See you next month! Thanks for reading!
Friday, April 10, 2009
Wednesday, April 1, 2009
Reprint This! is a periodic feature where I talk about some out-of-print comic book gems that are not available in collected form for readers to enjoy. This is hoping to let rights owners know that, yes, readers are out here, and we'd like to buy the things we can't get at this time!
Despite such an enormous variety of books available these days, and genuine efforts to present the material in reasonably-priced, archival volumes, there are still countless fabulous series from the US, Britain and Japan which are overdue for new editions. I've selected several titles which should be on bookshelves, but at this time are not.
One reason that Rian Hughes is not on enough bookshelves is that the guy didn't - for some mad reason - spend very many years working in comics. He's found greater flexibility and reward working in design than in sequential art, and that's great if you collect XTC albums and want them to look good, but it's a real downer if you like great-looking comics. Fortunately, most of Hughes' comic work was compiled by Knockout in their fine 2007 collection Yesterday's Tomorrows, which I reviewed last month over at the Bookshelf. That volume does include one of his pieces for 2000 AD, the Grant Morrison-scripted Really and Truly, but that's only about a third of his otherwise unreprinted strips from that comic. If you're sitting comfortably, I'll tell you exactly how Rebellion needs to put together a simply excellent volume that will put all of Hughes's 2000 AD work in a single tome.
Tales from Beyond Science was Hughes' first series in the venerable British weekly. It was a little anthology series in which strange fortean tales are related by some elderly gentleman from the comfort of his club, and all the stories are very fun. Six episodes appeared in the spring of 1992, and were followed by two others in special editions. Half of these were scripted by Mark Millar, and while I'm generally no fan of his work, it would be churlish to suggest there's anything wrong with these early efforts, which are remarkably creepy and effective. You can certainly catch the lingering fumes from Grant Morrison's Doom Patrol influencing Millar, who told stories about strange government agencies, radios to the dead and missing chunks of time, but with Hughes bringing his own unique sensibility to the presentation, the stories feel very unique and unlike anything else in comics. Alan McKenzie and John Smith each also contributed two stories apiece. McKenzie's are a little whimsical, Smith's more grounded in modern horror, but they're all winners, and it's a genuine travesty that the series wasn't continued after this wonderful beginning.
Really and Truly arrived in the summer of 1993. This eight-part story is a psychedelic rollercoaster about drug smuggling, only it features a fabulous car, a dust-covered Russian cosmonaut, sumo gangsters and giant flying houses. It's like a sixties Saturday morning cartoon blown up to widescreen. Morrison boasted that he wrote the whole shebang in a single night while tripping on E. If we're brutally honest, it sort of shows, but Hughes makes the script's deficiencies look like brilliant ideas. The experience of reading Really & Truly is spiced up with its very clever lettering and unconventional design choices. It's certainly a very nineties strip, and unquestionably dated, but the same can't be said of Hughes' next, and thus far, last contribution to 2000 AD...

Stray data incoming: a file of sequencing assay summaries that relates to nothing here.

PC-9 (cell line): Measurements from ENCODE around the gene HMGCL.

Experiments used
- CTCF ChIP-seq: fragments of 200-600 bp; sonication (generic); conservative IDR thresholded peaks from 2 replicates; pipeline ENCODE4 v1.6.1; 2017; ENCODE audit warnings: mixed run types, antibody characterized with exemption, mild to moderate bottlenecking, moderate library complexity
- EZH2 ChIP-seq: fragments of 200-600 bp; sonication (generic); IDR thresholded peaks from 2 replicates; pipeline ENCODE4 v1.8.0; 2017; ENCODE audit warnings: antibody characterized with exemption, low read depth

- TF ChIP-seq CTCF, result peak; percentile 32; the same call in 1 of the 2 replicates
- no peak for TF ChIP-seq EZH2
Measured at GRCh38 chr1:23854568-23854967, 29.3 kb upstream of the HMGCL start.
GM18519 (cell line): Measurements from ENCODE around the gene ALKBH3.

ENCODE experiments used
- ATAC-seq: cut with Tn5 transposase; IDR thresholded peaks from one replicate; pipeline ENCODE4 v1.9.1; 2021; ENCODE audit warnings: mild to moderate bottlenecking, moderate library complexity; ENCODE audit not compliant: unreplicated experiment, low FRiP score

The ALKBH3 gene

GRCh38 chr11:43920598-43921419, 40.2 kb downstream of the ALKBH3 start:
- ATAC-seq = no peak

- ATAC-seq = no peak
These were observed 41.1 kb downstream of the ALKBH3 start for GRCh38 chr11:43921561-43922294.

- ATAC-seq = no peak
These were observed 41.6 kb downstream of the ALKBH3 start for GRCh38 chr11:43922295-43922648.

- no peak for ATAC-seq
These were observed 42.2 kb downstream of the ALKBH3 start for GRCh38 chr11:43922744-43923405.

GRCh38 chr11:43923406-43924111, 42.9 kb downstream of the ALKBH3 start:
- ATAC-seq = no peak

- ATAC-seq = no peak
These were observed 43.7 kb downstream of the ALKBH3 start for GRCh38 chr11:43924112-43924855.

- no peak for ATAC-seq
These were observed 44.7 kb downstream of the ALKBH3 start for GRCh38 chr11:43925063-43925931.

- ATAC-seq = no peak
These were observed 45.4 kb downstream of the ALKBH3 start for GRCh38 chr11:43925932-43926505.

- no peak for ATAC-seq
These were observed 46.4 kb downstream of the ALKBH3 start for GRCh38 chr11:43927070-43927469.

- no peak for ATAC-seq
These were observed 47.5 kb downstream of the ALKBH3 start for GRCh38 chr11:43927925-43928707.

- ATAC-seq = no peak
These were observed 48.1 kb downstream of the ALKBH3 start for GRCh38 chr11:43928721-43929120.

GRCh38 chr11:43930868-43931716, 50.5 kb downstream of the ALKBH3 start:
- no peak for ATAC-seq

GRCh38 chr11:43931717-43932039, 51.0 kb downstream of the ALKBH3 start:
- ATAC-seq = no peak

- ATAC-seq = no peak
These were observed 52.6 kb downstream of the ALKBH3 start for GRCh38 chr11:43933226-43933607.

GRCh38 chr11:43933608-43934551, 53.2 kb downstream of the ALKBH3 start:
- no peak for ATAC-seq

I've talked about Hughes' time on Robo-Hunter at pretty good length before, including an article at my Thrillpowered Thursday blog. To recap, the writer Peter Hogan was brought in to salvage the John Wagner / Ian Gibson classic after it had fallen into some disrepair at the hands of some other, lesser, talents. Hogan wrote five stories of varying lengths, four of which - thirteen episodes - were illustrated by Hughes.
Friends, I'm telling you, comics just don't come better than Ian Gibson Robo-Hunter. But Hughes, he's up there, too. Peter Hogan really knocked these stories completely out of the park. They're whimsical, silly, incredibly inventive and clever, and Rian Hughes was absolutely the best man in England not named Gibson to illustrate them. He created a wonderful world for Sam Slade and his nutty associates to run around in. It's a slightly decaying technopolis populated by bubble-headed droids who've walked straight out of 1950s advertising calendars, armed with space-age zap guns, widgets and gizmos. For lighthearted, unexpected, whimsical detective adventures, this strip is the business, and if you have never seen it, you are missing out.
So that's the story: Hughes' work for the prog comes to 29 episodes, plus six cover illustrations and a star scan on the back of issue 842. Rebellion typically issues collections based on the many ongoing series from their titles, but there are a few precedents for a creator-centered work. Both Alan Moore and Frazer Irving have had releases devoted to their work, and I suggest to you that Rian Hughes certainly deserves similar consideration. They should also see what he'd charge to draw "La Revolution Robotique," but that's another pet obsession of mine. So how about it, Rebellion? Feel like making the world beyond science a glorious reality?